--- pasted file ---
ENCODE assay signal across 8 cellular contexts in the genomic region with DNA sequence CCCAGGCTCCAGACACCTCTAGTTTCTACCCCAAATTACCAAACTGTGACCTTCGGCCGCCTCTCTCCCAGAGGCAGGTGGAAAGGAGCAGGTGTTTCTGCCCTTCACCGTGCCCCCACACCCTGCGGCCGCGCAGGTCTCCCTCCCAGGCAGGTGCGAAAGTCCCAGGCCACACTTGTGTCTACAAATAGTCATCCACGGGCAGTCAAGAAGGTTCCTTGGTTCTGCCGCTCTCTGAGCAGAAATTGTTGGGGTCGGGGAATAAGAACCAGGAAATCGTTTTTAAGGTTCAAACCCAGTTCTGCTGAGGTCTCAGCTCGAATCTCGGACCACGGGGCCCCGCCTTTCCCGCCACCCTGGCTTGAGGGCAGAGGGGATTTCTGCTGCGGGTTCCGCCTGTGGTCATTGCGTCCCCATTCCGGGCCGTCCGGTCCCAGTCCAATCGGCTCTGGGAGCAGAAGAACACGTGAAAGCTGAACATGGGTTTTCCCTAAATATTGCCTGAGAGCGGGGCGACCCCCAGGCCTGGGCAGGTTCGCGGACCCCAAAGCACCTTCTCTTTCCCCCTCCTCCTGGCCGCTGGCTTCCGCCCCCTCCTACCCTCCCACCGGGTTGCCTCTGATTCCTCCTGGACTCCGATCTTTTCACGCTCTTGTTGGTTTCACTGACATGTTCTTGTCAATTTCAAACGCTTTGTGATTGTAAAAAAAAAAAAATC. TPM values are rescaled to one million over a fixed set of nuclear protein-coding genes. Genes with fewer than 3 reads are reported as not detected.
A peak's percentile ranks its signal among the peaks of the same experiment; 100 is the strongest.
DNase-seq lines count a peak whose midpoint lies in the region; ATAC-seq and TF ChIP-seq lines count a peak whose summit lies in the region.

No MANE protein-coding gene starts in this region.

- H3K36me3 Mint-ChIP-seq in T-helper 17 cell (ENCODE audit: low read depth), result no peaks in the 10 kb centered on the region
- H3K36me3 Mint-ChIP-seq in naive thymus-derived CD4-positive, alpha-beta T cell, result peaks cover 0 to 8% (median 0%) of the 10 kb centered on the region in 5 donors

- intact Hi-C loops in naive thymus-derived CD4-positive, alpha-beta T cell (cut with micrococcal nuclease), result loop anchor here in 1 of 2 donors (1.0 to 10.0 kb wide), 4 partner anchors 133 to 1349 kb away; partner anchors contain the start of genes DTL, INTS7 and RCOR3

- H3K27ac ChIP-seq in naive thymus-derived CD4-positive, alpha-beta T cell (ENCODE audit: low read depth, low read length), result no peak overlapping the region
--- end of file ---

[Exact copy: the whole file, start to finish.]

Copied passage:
ENCODE assay signal across 8 cellular contexts in the genomic region with DNA sequence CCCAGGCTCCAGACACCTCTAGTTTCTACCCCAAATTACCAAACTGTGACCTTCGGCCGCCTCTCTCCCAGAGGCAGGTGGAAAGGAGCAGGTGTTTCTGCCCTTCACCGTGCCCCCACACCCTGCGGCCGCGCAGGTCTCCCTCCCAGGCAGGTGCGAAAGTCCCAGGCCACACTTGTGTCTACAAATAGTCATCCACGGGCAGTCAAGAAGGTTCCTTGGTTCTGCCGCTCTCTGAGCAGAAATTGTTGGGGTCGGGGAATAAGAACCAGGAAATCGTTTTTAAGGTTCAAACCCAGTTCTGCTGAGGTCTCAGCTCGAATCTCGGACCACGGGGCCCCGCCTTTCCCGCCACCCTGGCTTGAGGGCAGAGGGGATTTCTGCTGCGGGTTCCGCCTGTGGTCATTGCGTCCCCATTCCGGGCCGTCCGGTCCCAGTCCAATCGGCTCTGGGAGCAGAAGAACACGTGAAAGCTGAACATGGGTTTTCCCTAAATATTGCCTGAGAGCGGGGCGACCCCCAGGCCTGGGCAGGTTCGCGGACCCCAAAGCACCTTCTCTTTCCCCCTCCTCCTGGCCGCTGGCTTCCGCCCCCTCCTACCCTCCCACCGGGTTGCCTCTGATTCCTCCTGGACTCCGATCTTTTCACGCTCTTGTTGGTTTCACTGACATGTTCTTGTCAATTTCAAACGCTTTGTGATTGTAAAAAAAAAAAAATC. TPM values are rescaled to one million over a fixed set of nuclear protein-coding genes. Genes with fewer than 3 reads are reported as not detected.
A peak's percentile ranks its signal among the peaks of the same experiment; 100 is the strongest.
DNase-seq lines count a peak whose midpoint lies in the region; ATAC-seq and TF ChIP-seq lines count a peak whose summit lies in the region.

No MANE protein-coding gene starts in this region.

- H3K36me3 Mint-ChIP-seq in T-helper 17 cell (ENCODE audit: low read depth), result no peaks in the 10 kb centered on the region
- H3K36me3 Mint-ChIP-seq in naive thymus-derived CD4-positive, alpha-beta T cell, result peaks cover 0 to 8% (median 0%) of the 10 kb centered on the region in 5 donors

- intact Hi-C loops in naive thymus-derived CD4-positive, alpha-beta T cell (cut with micrococcal nuclease), result loop anchor here in 1 of 2 donors (1.0 to 10.0 kb wide), 4 partner anchors 133 to 1349 kb away; partner anchors contain the start of genes DTL, INTS7 and RCOR3

- H3K27ac ChIP-seq in naive thymus-derived CD4-positive, alpha-beta T cell (ENCODE audit: low read depth, low read length), result no peak overlapping the region